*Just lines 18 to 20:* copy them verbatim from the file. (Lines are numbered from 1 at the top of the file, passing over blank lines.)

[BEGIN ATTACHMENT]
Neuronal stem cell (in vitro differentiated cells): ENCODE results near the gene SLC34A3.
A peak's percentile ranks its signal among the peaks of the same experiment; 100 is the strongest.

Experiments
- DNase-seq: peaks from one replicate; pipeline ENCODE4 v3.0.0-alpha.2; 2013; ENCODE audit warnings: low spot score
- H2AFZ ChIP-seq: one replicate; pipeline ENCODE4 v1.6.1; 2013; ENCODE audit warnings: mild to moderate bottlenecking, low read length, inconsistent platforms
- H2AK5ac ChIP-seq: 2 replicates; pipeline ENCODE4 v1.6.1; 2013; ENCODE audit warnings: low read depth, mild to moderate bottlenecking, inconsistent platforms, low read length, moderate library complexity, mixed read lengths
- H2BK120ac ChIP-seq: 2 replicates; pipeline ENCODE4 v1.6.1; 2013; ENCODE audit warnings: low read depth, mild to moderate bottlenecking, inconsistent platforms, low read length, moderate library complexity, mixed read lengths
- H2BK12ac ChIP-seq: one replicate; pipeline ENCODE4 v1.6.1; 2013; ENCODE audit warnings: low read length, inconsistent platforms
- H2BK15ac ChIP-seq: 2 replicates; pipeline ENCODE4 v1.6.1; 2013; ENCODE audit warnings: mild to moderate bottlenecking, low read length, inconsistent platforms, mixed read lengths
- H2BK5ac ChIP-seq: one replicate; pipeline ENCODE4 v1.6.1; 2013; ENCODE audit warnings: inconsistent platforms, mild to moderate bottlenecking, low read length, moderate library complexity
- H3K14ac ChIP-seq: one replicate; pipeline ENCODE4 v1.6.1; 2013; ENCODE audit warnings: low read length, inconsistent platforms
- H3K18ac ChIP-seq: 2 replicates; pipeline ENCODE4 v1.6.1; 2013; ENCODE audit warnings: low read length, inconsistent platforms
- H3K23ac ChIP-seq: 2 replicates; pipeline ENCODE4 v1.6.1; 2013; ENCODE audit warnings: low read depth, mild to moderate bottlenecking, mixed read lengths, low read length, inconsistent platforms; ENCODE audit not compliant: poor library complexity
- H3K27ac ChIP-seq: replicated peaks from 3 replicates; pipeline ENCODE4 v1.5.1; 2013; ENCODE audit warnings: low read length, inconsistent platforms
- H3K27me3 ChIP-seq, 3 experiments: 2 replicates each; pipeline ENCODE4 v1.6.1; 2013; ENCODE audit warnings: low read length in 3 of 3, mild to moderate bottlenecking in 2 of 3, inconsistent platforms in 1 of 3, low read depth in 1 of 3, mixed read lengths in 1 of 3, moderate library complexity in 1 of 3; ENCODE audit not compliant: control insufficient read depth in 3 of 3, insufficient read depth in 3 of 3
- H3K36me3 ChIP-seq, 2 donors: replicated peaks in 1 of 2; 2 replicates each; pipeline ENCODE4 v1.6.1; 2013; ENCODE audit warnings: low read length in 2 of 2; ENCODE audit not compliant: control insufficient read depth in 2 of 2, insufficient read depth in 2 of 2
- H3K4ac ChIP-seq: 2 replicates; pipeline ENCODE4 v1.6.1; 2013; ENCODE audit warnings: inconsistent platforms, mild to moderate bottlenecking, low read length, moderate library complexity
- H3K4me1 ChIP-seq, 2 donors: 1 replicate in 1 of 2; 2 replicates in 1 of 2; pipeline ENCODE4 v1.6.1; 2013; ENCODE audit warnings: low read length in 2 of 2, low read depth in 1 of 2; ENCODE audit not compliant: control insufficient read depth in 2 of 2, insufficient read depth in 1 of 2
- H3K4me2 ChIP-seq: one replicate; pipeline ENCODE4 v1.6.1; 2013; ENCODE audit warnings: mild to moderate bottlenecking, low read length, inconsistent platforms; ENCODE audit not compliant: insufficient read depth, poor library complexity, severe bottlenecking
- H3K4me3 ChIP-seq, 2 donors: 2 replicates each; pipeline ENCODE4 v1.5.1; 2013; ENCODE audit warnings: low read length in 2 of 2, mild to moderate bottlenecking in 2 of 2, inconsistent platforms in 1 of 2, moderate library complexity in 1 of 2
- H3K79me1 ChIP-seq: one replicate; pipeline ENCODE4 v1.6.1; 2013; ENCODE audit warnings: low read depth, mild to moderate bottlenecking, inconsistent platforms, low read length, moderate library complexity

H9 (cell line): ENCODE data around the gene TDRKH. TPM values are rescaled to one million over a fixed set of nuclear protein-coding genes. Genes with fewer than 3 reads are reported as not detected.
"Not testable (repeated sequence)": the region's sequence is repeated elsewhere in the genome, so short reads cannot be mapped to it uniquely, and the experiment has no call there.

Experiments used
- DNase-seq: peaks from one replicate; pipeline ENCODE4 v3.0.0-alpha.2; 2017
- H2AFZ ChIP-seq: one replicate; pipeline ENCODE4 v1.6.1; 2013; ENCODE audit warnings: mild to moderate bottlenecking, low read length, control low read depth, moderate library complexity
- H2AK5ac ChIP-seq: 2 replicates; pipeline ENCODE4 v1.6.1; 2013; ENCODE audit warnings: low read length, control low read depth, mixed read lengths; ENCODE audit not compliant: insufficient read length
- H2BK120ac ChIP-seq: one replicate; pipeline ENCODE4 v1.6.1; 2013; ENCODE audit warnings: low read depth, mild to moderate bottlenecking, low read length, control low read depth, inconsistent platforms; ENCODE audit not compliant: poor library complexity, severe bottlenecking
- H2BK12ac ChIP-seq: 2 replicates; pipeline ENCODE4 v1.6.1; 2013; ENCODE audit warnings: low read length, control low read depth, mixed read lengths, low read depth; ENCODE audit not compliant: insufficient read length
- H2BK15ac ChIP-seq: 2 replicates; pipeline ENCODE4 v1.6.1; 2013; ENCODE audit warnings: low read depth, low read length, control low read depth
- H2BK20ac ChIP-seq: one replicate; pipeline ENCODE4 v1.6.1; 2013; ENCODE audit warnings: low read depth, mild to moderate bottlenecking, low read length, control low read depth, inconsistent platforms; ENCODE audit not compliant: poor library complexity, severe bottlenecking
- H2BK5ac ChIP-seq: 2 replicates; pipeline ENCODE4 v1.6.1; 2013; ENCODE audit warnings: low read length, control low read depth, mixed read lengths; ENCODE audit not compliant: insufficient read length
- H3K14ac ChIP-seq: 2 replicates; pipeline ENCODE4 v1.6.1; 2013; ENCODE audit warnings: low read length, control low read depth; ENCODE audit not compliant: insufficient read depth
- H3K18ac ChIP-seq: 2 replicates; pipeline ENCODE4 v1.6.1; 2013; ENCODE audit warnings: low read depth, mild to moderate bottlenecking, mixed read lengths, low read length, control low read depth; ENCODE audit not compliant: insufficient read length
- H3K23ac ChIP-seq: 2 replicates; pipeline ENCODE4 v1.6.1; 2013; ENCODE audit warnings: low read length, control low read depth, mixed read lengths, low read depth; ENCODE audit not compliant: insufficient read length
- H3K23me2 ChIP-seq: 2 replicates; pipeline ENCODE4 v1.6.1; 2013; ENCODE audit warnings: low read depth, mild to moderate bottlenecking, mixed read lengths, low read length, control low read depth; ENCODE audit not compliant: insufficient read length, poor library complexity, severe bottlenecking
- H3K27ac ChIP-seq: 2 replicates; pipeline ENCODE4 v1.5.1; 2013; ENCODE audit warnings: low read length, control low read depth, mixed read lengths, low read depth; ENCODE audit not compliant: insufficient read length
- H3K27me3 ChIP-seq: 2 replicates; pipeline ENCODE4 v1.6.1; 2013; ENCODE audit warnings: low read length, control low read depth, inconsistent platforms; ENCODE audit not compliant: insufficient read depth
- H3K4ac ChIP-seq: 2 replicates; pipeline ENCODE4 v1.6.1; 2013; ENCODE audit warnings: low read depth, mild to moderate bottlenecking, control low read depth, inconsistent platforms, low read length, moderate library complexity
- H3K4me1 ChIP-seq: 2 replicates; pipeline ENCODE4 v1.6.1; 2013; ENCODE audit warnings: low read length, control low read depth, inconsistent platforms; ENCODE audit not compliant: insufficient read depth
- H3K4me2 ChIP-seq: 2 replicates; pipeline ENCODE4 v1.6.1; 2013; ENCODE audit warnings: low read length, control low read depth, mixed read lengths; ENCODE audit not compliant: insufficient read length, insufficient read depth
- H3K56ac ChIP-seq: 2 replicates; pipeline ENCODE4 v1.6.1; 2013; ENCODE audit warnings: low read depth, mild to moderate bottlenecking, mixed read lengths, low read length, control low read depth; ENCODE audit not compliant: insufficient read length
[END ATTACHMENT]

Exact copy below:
- H3K4me1 ChIP-seq, 2 donors: 1 replicate in 1 of 2; 2 replicates in 1 of 2; pipeline ENCODE4 v1.6.1; 2013; ENCODE audit warnings: low read length in 2 of 2, low read depth in 1 of 2; ENCODE audit not compliant: control insufficient read depth in 2 of 2, insufficient read depth in 1 of 2
- H3K4me2 ChIP-seq: one replicate; pipeline ENCODE4 v1.6.1; 2013; ENCODE audit warnings: mild to moderate bottlenecking, low read length, inconsistent platforms; ENCODE audit not compliant: insufficient read depth, poor library complexity, severe bottlenecking
- H3K4me3 ChIP-seq, 2 donors: 2 replicates each; pipeline ENCODE4 v1.5.1; 2013; ENCODE audit warnings: low read length in 2 of 2, mild to moderate bottlenecking in 2 of 2, inconsistent platforms in 1 of 2, moderate library complexity in 1 of 2